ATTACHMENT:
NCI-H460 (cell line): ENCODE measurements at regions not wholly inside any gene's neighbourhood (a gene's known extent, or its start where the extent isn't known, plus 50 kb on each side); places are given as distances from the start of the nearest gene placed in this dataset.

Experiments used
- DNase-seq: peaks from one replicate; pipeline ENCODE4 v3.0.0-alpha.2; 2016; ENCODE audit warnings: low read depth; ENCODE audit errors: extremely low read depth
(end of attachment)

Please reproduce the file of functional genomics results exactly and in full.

NCI-H460 (cell line): ENCODE measurements at regions not wholly inside any gene's neighbourhood (a gene's known extent, or its start where the extent isn't known, plus 50 kb on each side); places are given as distances from the start of the nearest gene placed in this dataset.

Experiments used
- DNase-seq: peaks from one replicate; pipeline ENCODE4 v3.0.0-alpha.2; 2016; ENCODE audit warnings: low read depth; ENCODE audit errors: extremely low read depth